Under the provisions of the Draft Model Tenancy law in India, landlords could initiate an eviction process, if the tenants fail to pay the rent for two months in a row. So, unless states start issuing directives to landlords in this regard, the landlords would be well within their legal rights, to ask their tenants to move out.
“Not only can the landlord ask you to move out of their premises, but he would also be allowed to keep a large part of the security deposit, to claim any unpaid rent,” says Prabhanshu Kishra, a Lucknow-based lawyer.
Ever since the first case of Coronavirus was reported in India, on January 30, 2020, when a student from the Wuhan University came back home to Kerala’s Thrissur district for vacations, the number of infections in the country has been on the rise. The economy has been dealt a sudden jolt, owing to the lockdown imposed to curb the spread of the virus. In the short term, businesses with medium to no-risk appetite may be forced to resort to paying cuts and layoffs. Unfortunately, this will cost many dearly.
Mohit Singh has been living in 57-year-old Ajay Sharma’s property as a tenant, for the last year. Unfortunately, Singh, who belongs to a mid-income family, has lost his job. So, he approached Sharma for a rent waiver but the latter refused, citing that rent from two of his properties, was the only sizeable income for him. Sharma is about to retire in a year’s time and his wife is a teacher. Their household income is Rs 1.50 lakhs per month. Their expenses include parents’ welfare, daughter’s education, funds for retirement corpus, monthly necessities, personal medical expenses, municipal charges, expenses incurred on domestic help, commuting, etc.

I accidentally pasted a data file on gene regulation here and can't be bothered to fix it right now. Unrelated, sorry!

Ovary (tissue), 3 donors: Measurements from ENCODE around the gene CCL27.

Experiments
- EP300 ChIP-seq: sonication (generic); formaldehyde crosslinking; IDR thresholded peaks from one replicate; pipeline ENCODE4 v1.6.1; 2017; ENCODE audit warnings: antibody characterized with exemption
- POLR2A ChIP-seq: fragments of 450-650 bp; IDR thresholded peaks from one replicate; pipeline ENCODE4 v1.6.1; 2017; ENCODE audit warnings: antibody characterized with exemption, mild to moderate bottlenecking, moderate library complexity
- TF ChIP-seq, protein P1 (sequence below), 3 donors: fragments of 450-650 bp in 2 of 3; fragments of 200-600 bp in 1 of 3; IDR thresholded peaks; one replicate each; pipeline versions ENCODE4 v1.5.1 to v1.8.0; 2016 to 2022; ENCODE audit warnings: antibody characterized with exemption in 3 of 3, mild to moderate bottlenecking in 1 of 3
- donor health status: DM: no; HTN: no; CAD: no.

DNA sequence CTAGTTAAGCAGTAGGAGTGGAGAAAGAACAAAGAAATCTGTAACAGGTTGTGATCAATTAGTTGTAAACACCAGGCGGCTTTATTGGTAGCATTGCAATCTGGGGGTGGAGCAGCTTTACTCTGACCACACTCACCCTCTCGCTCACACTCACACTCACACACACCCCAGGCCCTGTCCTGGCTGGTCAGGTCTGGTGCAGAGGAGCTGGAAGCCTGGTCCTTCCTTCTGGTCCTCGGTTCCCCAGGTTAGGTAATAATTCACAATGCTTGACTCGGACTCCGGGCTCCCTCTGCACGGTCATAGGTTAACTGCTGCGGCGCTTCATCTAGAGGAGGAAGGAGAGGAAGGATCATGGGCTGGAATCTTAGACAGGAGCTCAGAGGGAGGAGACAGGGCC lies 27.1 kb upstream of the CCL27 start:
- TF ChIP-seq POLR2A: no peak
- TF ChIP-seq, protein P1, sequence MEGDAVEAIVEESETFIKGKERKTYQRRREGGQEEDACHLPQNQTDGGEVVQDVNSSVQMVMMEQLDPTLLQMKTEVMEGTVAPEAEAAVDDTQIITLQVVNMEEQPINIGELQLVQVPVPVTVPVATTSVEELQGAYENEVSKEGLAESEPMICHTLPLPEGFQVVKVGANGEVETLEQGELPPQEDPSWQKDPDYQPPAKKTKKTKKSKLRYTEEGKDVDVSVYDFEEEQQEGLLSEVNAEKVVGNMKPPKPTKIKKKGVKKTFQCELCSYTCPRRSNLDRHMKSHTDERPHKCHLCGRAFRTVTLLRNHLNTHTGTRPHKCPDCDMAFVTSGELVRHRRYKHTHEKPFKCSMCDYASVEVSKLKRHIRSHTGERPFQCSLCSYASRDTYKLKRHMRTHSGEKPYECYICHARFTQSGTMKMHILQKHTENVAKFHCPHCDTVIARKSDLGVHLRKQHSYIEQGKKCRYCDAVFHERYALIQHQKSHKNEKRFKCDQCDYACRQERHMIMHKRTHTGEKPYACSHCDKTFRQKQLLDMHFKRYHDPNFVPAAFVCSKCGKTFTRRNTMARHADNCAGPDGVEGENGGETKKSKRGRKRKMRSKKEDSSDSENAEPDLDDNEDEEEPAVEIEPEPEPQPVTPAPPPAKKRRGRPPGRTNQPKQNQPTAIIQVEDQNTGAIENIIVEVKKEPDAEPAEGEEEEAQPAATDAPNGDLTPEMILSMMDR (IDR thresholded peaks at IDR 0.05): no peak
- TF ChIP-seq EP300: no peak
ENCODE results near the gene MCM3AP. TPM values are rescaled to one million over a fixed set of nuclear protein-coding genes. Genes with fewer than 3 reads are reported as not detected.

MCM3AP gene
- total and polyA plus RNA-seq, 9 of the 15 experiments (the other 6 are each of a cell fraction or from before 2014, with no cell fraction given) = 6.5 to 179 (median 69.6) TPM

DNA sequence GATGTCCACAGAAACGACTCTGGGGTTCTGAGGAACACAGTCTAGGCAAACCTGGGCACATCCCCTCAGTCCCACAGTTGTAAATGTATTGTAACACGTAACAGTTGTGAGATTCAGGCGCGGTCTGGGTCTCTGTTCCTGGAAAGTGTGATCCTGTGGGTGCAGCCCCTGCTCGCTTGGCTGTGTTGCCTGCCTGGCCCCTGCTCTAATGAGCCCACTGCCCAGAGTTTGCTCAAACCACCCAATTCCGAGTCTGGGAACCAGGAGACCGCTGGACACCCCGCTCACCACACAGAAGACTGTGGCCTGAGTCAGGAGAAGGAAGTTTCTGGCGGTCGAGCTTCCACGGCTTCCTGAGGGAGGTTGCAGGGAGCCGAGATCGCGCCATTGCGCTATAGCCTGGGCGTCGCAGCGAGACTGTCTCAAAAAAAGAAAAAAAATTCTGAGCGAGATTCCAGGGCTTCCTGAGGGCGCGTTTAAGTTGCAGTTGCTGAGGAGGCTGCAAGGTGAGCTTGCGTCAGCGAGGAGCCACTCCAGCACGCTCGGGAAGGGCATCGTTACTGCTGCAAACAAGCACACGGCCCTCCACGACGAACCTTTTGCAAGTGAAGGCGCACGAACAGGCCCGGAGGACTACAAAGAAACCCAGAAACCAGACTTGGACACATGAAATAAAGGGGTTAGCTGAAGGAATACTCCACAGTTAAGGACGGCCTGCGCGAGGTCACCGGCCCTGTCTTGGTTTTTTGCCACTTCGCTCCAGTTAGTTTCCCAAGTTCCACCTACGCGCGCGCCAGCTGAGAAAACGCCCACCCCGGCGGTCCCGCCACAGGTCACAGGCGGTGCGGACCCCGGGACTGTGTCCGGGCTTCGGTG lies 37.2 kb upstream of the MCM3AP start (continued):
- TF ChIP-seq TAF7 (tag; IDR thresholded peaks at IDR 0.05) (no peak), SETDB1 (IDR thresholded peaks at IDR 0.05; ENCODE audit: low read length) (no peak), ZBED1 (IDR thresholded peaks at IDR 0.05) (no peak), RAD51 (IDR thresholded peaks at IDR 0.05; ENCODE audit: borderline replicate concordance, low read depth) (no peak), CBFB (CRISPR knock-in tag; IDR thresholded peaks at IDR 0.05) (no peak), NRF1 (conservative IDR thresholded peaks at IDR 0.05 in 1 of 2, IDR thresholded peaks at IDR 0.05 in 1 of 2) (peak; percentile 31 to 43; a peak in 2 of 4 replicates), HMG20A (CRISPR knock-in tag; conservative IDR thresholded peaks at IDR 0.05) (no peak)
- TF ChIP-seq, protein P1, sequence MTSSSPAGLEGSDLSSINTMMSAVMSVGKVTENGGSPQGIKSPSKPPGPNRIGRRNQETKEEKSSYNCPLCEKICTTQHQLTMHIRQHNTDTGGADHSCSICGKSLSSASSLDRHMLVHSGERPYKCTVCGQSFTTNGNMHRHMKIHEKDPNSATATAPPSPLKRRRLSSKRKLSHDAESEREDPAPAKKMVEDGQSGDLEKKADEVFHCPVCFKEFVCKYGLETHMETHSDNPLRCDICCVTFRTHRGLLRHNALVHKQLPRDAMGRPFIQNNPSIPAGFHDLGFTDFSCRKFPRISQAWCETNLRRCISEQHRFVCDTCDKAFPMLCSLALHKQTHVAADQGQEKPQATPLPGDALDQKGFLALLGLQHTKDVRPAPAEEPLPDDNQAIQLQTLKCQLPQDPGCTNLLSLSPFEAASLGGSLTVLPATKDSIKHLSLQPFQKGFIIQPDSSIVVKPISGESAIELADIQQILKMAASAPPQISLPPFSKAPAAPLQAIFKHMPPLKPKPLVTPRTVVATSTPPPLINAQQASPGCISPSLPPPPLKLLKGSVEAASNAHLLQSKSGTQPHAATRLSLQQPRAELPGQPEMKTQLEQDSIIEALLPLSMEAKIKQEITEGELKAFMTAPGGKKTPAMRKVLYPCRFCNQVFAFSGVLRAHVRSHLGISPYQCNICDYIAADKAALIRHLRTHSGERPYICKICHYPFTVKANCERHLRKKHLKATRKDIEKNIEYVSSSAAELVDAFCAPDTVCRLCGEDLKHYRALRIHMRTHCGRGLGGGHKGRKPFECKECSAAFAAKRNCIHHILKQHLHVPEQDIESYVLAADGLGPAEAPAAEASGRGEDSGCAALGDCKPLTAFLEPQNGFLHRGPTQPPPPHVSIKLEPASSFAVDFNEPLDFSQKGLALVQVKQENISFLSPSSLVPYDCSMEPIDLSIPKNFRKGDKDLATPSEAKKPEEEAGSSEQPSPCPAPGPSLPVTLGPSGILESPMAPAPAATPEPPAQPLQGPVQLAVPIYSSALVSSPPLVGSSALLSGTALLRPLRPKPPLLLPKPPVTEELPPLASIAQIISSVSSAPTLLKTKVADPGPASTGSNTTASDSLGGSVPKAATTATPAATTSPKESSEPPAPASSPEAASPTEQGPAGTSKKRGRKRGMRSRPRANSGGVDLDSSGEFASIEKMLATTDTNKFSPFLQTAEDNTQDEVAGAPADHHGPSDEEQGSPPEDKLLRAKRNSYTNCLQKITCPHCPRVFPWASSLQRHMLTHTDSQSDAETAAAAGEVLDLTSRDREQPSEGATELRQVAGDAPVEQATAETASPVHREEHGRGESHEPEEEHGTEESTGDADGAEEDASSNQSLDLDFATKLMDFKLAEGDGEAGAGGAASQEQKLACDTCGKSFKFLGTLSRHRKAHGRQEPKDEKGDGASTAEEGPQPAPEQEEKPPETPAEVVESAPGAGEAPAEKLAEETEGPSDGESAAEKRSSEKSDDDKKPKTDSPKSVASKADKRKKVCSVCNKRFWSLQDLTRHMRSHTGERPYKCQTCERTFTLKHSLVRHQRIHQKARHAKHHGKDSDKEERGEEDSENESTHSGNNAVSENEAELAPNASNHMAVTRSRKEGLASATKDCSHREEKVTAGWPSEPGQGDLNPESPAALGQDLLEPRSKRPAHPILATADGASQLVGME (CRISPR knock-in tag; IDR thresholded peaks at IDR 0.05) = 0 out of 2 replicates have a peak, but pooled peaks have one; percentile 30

Singh, however, believes that Sharma should offer some relief on rent payment, given that he has always been paying his rental dues on time and has maintained the decorum that a tenant is supposed to. Singh has also availed of the RBI’s loan moratorium, to divert his EMI money to other urgent needs. He also feels that the authorities have urged landlords to provide rent relief to tenants wherever possible and Sharma should take note of it. In some cases, the authorities have requested landlords not to force their tenants, especially migrant workers and students, to pay their rent. They should be allowed to defer the rent payment by at least a month’s time.
Disaster Management Act, 2005 and rent payment
On March 29, 2020, the Union Ministry of Home Affairs in an order said, “Wherever the workers, including the migrants, are living in rented accommodation, the landlords of those properties shall not demand payment of rent for the period of one month.” Further, it said that “If any landlord is forcing laborers and students to vacate their premises, they will be liable for action under the Act,” invoking measures under the Disaster Management Act, 2005.